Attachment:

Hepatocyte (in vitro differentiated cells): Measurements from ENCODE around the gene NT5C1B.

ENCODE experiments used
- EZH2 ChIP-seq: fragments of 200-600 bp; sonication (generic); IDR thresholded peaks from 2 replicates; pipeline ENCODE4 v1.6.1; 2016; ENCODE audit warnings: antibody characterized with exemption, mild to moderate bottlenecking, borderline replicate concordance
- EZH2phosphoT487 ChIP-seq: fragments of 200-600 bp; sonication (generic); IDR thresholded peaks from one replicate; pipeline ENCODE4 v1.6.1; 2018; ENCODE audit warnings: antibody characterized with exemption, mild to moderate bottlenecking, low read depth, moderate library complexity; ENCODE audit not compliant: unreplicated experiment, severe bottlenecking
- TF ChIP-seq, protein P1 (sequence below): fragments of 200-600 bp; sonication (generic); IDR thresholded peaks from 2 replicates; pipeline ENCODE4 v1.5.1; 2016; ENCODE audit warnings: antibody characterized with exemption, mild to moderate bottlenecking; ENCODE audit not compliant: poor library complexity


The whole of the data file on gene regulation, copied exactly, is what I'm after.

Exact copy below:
Hepatocyte (in vitro differentiated cells): Measurements from ENCODE around the gene NT5C1B.

ENCODE experiments used
- EZH2 ChIP-seq: fragments of 200-600 bp; sonication (generic); IDR thresholded peaks from 2 replicates; pipeline ENCODE4 v1.6.1; 2016; ENCODE audit warnings: antibody characterized with exemption, mild to moderate bottlenecking, borderline replicate concordance
- EZH2phosphoT487 ChIP-seq: fragments of 200-600 bp; sonication (generic); IDR thresholded peaks from one replicate; pipeline ENCODE4 v1.6.1; 2018; ENCODE audit warnings: antibody characterized with exemption, mild to moderate bottlenecking, low read depth, moderate library complexity; ENCODE audit not compliant: unreplicated experiment, severe bottlenecking
- TF ChIP-seq, protein P1 (sequence below): fragments of 200-600 bp; sonication (generic); IDR thresholded peaks from 2 replicates; pipeline ENCODE4 v1.5.1; 2016; ENCODE audit warnings: antibody characterized with exemption, mild to moderate bottlenecking; ENCODE audit not compliant: poor library complexity